Wish Upon a Swing
photos by Schaefer Photography
It was a thoroughly pre-vetted blind date that matched Kari Schaal and Glenn Vogt in January 2013. A coworker at the Missouri Orthopaedic Institute (MOI) thought Kari and a sales rep who frequented the hospital would get along. Kari accepted but — nervous what her father, MOI’s executive director, might make of her dating someone with hospital connections — she checked with him first. There was only one person he said he’d be okay with: Glenn. Meanwhile, Glenn had asked the father’s permission to date Kari prior to their first meeting.
Though they quickly became a couple and often talked about a future together, they never discussed marriage specifically. Then, one Friday in July 2015, Kari’s parents invited the couple over for a drink. After welcoming them in, Kari’s mother directed them to join Kari’s father in the backyard. As Kari opened the back door, she saw rose petals on the ground and both families beaming at her from off to the side. She followed the petal pathway toward a swing that Glenn had built, engraved and hung with a rope he’d braided himself.
“I love swings,” Kari says. “When Glenn and I first started dating we went to the park a lot and would swing together.” This swing was covered in white daisies and engraved with these words: “Kari Lynn, you are my best friend and the love of my life. I promise to love you forever, if you will be my wife.” When she turned around, Glenn was on one knee, asking her to marry him.
The couple was married May 21 at the Community of Christ Church. The bride’s grandfather, the Rev. Everett Graffeo, officiated. The couple wrote their own vows and “tied the knot” during their expression of unity, braiding together three strands in a God’s Knot that Glenn had hand made and woven. During the ceremony, they stood under a pergola with the swing framed behind them, decked in white daisies just like the night of the proposal. The same pianist who played at Kari’s parents’ wedding 32 years ago played at Kari and Glenn’s, offering a beautiful rendition of “A Dream is a Wish your Heart Makes” from “Cinderella,” among Kari’s many Disney favorites. Kari’s boss Polly Reynolds also sang at the ceremony in the church decorated with white daisies, peonies and roses, accented with Gerber daisies in cherry red, Kari’s favorite color.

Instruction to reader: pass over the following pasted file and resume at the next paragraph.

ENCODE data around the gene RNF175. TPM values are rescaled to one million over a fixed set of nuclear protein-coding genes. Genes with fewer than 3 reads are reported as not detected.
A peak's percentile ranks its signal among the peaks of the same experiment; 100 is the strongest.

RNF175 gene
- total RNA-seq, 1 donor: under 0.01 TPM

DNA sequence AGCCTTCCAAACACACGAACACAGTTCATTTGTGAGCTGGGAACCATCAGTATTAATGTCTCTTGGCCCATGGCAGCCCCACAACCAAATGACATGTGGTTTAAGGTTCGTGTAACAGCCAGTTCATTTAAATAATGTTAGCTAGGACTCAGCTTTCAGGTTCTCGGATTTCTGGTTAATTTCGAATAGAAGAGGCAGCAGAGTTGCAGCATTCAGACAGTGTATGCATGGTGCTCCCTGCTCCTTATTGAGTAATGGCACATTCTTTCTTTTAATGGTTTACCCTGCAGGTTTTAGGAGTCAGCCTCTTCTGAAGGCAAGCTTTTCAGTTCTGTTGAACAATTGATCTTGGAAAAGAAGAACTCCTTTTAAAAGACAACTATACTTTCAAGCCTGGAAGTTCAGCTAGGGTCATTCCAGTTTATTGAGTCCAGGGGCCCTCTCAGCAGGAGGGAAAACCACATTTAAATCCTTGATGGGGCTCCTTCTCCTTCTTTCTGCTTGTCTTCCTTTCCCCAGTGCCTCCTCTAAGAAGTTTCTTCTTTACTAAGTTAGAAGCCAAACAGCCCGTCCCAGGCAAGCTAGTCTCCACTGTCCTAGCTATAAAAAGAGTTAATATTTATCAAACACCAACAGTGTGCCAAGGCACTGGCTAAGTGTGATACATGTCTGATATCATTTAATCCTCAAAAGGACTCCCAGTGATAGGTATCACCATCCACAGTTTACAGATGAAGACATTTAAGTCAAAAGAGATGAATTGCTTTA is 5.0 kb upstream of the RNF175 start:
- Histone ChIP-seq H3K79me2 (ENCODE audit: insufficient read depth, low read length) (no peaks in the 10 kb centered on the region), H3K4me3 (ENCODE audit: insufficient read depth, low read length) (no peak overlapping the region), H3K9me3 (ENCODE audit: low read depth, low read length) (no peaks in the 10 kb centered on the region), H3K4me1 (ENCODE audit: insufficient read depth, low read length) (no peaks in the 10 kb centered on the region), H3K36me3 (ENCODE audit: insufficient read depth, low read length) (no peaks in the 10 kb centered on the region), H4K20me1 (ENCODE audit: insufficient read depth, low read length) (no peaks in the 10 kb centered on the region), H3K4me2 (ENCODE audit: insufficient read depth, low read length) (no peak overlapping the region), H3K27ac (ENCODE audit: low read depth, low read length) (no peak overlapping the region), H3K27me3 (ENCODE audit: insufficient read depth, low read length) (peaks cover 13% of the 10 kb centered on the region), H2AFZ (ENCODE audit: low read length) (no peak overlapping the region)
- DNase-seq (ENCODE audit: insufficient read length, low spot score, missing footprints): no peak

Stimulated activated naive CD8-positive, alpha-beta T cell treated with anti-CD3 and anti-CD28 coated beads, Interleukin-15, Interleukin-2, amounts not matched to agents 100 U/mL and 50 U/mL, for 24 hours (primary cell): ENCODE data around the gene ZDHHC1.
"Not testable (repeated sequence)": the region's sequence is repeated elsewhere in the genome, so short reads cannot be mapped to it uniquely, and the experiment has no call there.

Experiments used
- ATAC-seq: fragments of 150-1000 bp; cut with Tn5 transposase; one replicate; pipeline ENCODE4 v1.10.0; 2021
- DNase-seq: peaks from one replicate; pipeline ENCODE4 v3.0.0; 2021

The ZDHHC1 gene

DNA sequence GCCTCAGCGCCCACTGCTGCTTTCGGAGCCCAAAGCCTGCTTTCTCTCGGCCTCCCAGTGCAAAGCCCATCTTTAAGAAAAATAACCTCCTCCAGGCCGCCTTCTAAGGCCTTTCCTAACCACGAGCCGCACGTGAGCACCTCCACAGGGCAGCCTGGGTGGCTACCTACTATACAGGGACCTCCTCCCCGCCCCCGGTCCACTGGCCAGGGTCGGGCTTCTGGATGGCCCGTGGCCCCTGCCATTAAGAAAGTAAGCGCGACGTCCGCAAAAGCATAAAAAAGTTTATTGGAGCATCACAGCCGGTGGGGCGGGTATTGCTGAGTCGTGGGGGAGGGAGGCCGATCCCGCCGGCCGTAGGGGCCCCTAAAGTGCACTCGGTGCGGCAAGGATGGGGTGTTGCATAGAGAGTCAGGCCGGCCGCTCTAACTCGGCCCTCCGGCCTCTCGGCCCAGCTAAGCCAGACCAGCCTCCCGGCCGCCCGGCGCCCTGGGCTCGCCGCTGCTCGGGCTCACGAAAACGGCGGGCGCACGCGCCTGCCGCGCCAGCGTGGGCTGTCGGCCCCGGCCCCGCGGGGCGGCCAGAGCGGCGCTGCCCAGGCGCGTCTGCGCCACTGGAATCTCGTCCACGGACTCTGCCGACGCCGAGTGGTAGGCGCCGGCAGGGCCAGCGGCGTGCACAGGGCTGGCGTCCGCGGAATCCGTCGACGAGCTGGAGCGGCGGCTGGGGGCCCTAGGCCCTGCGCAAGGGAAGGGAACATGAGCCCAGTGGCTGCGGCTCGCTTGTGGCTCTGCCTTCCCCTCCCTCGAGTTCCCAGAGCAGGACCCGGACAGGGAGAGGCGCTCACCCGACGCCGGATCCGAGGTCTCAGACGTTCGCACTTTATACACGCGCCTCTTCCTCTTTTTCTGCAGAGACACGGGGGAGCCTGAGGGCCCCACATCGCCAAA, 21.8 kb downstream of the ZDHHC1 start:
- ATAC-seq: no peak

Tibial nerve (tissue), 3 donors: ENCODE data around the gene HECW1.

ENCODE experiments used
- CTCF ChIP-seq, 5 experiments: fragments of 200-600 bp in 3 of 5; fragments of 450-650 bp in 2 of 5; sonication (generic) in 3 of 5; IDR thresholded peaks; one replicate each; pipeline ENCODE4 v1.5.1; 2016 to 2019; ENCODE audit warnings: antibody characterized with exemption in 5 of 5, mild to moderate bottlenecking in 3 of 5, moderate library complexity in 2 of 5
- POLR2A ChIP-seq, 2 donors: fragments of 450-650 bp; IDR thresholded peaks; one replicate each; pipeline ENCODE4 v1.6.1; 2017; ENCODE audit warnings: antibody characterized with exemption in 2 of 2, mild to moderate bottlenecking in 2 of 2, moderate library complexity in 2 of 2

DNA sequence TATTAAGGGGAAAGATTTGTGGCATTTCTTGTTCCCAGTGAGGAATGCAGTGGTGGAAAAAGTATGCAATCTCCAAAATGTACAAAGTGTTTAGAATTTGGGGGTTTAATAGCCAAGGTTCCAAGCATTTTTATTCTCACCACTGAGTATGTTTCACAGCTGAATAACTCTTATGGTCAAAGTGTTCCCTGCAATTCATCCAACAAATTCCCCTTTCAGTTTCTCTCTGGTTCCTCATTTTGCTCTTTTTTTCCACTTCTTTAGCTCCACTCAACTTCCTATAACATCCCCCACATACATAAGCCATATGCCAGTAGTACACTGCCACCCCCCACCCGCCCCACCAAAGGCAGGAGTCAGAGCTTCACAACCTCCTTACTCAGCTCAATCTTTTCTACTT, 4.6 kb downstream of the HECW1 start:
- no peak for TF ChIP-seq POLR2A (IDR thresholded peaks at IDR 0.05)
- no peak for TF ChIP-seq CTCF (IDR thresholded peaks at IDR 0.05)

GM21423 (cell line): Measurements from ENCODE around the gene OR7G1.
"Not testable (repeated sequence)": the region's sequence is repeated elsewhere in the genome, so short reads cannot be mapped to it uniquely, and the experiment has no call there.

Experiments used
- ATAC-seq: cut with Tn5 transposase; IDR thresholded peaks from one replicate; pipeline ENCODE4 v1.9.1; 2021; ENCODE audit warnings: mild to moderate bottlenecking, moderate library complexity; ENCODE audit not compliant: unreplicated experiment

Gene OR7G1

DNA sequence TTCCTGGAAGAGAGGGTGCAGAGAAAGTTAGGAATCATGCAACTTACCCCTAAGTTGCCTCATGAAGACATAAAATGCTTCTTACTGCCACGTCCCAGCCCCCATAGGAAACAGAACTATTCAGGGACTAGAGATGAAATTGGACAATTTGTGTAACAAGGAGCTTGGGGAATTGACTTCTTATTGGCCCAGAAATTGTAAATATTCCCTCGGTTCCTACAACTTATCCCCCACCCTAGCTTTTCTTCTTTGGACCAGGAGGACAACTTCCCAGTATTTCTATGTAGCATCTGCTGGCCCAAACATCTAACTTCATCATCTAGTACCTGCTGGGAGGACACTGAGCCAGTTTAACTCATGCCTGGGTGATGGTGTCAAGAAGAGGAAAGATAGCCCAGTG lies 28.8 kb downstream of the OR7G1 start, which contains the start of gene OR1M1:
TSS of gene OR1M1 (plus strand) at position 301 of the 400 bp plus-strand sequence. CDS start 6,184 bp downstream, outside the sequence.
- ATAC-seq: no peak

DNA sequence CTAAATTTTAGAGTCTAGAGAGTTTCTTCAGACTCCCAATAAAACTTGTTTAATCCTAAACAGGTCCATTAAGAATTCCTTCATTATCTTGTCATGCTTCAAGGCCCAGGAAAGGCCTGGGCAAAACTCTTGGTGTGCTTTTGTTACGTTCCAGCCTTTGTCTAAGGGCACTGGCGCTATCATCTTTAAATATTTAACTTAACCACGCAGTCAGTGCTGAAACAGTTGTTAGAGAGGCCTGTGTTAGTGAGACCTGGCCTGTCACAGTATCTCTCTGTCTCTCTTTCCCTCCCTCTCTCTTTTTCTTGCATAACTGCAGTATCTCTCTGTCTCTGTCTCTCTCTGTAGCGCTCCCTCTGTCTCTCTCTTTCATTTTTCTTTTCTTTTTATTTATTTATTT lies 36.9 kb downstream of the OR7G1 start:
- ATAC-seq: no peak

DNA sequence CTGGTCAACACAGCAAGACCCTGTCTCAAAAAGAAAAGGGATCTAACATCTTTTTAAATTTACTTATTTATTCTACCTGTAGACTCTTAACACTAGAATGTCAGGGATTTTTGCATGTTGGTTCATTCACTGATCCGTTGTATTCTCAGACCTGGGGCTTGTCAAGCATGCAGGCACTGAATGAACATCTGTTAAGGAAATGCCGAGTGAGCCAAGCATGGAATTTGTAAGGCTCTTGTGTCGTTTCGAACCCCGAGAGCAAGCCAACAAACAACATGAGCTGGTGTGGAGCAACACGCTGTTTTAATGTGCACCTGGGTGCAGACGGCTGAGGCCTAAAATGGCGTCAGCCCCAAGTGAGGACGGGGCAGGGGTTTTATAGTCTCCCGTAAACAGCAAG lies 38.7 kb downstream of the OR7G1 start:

The bride wore a vintage style, lace-trimmed Tara Keely dress with a high halter neckline with a unique bow detailing in the back and a low plunging back. The slim fitted dress had a delicate tulle overlay. Kari wore her hair up and carried a bouquet of red Gerber daisies and white roses and peonies. Her bridesmaids wore short red lace dresses and carried all-white bouquets of peonies, roses and hydrangeas.
Glenn wore a gray suit with a red tie and a single white rose accented by red berries for his boutonniere. His groomsmen wore the same attire with a single white rose.
The reception at Stephens College’s Kimball Ballroom carried on the rustic theme, highlighting Glenn’s wood-working skills honed in his own Saw Dust Co. side business. The centerpieces featured two to three stacked disks that Glenn and his father cut from an oak tree in their yard. Candles, a variety of bottles and votive holders topped this foundation. Wine bottles wrapped in burlap, some with red ribbon, completed the festive look — each table featuring its unique combination of these elements.
Toward evening’s end, Glenn and Kari showered their guests with lightweight Styrofoam glow sticks from the ballroom balcony.
“Glenn and I had two goals for our wedding: one, make our ceremony about God and us, and, two, enjoy ourselves. My favorite part about the whole celebration was that we accomplished both of those things,” Kari says.
The couple honeymooned at Maroma Beach in Riviera Maya, Mexico, before returning home to Columbia where Kari works as an account administrator at The Trust Company and Glenn works as a Realty relations coordinator at Veterans United.
Kari is the daughter of Bob and Angie Schaal of Columbia. Glenn’s parents are Glenn and Janet Vogt of Rolla.